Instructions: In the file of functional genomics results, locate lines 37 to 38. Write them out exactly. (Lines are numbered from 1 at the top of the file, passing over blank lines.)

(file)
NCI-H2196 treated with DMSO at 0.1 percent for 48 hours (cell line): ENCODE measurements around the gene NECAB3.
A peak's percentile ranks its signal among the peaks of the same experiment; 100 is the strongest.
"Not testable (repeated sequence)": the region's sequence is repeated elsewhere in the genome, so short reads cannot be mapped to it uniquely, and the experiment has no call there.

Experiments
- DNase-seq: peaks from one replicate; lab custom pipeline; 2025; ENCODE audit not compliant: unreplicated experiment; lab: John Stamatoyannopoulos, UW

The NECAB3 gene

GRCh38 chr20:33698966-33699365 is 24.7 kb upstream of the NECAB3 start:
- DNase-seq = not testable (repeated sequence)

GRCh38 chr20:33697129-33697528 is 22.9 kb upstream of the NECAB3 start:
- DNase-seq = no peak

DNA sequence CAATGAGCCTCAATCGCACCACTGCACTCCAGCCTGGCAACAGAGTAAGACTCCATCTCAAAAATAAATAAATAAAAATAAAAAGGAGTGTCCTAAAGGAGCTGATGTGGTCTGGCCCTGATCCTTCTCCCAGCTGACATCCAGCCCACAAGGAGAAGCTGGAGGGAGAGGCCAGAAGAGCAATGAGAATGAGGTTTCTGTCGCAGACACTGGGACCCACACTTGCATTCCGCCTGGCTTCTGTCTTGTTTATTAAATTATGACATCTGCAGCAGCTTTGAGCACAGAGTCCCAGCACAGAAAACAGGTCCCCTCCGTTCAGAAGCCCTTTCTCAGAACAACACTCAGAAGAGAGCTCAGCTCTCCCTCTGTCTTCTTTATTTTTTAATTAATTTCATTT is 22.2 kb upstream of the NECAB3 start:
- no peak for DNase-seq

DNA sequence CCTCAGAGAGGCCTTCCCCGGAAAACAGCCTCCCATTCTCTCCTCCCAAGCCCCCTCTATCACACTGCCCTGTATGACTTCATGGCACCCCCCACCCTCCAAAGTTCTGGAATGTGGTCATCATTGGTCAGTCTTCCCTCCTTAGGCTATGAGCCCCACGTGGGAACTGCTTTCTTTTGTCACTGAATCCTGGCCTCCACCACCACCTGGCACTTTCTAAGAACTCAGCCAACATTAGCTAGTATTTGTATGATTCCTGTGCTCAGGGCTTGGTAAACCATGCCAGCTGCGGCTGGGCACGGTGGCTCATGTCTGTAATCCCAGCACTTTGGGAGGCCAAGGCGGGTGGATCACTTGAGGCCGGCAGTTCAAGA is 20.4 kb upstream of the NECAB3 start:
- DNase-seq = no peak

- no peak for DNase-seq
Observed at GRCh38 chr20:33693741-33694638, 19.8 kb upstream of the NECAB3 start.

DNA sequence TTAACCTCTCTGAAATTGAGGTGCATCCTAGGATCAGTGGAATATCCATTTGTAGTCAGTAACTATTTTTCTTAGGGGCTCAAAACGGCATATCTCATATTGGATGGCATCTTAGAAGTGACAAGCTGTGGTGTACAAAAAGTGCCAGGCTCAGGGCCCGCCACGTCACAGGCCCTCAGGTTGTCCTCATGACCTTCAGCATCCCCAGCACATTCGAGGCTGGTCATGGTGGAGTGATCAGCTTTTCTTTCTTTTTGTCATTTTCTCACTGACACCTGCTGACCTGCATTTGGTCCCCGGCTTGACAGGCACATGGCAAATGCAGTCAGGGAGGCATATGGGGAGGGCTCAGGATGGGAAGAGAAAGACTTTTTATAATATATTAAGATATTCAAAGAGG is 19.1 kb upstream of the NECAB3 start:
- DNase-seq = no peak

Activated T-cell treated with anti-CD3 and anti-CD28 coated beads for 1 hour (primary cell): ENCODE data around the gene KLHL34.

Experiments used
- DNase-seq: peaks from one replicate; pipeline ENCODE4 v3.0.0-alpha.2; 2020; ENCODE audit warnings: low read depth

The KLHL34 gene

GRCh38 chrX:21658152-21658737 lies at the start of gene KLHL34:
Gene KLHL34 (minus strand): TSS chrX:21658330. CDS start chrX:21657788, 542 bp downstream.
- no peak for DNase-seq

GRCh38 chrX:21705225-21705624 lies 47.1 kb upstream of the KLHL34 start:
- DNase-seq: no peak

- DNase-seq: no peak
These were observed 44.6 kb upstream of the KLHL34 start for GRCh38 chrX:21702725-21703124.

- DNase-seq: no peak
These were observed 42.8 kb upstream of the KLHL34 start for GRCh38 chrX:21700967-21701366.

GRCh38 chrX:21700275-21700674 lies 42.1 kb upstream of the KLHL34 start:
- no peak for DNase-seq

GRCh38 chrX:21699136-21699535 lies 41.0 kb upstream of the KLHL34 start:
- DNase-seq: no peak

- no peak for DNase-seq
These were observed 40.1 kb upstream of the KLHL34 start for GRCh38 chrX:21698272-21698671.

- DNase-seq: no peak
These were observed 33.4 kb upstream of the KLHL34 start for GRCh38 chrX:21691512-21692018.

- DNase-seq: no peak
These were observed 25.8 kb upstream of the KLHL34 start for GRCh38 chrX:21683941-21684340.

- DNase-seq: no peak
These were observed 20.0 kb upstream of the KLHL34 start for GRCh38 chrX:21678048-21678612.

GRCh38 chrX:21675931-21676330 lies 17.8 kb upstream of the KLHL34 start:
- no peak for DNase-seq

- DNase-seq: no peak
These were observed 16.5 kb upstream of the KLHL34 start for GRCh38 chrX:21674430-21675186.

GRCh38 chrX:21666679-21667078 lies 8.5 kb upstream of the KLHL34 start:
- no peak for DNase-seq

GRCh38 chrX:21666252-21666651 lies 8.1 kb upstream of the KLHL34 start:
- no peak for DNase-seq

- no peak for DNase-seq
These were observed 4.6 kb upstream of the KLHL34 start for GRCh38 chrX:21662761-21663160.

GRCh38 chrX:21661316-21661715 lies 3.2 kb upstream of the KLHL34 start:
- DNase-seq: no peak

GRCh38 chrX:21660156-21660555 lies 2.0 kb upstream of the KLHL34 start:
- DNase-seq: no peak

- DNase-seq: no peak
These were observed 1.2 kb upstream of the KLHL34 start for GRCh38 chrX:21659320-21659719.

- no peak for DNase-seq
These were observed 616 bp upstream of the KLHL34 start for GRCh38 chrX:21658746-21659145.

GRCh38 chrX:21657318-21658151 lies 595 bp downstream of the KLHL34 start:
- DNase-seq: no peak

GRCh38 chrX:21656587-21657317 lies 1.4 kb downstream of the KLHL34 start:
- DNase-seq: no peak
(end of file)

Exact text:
These were observed 40.1 kb upstream of the KLHL34 start for GRCh38 chrX:21698272-21698671.

- DNase-seq: no peak